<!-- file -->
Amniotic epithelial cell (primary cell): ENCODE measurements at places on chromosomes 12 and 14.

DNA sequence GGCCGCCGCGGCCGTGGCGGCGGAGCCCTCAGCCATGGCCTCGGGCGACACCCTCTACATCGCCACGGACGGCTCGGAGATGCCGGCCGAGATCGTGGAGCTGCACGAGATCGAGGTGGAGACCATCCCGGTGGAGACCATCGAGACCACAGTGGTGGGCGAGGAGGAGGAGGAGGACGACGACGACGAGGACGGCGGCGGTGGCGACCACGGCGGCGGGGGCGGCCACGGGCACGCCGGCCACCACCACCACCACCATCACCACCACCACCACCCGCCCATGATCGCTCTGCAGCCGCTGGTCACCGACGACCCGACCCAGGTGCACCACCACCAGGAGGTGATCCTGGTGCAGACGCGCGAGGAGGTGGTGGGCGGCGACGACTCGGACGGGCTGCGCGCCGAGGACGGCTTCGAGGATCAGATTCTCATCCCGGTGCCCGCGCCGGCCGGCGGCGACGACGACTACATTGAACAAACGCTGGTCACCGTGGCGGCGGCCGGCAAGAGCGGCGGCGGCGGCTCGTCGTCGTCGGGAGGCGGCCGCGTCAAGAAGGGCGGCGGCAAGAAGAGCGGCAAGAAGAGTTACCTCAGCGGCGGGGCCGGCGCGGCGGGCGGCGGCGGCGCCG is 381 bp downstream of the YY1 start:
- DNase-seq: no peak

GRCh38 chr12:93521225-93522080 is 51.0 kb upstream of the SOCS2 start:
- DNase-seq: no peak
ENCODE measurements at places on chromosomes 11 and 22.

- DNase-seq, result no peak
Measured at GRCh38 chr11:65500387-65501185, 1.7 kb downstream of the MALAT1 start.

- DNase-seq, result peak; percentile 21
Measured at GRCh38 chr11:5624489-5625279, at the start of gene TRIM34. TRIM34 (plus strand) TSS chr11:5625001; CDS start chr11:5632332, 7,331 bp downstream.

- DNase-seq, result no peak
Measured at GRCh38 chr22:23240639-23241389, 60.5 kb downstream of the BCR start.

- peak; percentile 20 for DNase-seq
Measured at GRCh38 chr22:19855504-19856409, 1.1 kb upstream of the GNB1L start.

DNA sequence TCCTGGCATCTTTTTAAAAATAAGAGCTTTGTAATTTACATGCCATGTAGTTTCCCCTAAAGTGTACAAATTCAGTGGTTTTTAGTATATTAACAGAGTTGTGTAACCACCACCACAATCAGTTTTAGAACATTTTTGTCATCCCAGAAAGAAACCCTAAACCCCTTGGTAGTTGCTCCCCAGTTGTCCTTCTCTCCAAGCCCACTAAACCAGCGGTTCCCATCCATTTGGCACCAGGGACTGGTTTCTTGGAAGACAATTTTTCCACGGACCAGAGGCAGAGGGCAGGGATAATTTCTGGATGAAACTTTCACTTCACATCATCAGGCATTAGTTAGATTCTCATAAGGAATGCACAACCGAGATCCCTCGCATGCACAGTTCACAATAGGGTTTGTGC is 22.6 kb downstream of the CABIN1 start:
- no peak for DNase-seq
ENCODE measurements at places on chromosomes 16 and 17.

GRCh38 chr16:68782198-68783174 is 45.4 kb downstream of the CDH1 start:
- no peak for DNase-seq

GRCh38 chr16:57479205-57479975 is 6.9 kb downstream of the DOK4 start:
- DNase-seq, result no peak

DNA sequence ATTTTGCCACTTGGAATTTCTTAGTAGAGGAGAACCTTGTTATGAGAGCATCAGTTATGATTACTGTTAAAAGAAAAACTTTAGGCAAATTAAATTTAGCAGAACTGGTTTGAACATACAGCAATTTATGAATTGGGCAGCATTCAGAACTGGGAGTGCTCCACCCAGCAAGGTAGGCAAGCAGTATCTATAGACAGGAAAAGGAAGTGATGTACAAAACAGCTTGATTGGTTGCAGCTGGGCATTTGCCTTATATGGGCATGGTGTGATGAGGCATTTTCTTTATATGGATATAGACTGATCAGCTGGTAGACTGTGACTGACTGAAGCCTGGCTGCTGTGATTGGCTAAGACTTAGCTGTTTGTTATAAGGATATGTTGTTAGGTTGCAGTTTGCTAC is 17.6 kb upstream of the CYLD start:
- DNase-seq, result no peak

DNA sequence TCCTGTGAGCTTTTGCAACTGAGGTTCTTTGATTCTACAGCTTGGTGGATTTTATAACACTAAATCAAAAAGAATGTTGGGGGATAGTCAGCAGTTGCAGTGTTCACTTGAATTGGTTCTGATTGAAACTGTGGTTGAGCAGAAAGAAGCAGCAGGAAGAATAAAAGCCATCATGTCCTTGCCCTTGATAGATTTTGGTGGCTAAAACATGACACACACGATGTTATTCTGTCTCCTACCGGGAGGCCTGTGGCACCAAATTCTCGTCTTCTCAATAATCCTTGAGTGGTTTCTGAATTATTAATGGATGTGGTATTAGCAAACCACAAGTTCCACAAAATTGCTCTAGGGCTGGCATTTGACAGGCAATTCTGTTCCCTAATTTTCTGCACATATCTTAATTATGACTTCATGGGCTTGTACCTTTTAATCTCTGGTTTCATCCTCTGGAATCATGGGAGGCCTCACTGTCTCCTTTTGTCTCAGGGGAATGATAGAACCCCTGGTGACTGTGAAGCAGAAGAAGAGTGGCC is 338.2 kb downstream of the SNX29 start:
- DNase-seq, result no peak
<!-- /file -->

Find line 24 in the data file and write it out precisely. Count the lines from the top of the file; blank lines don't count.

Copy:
DNA sequence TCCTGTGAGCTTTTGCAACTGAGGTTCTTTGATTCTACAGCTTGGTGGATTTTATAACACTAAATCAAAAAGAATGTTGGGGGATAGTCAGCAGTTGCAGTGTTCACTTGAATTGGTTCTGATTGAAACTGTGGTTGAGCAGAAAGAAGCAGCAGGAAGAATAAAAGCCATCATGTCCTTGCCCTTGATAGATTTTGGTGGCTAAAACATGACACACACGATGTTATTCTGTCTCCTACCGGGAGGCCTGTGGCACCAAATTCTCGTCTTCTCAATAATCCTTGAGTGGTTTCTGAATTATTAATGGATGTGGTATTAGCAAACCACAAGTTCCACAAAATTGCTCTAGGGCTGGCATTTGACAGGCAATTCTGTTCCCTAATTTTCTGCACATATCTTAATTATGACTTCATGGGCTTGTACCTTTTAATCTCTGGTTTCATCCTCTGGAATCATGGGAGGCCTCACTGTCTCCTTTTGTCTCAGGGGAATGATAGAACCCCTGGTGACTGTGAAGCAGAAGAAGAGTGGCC is 338.2 kb downstream of the SNX29 start: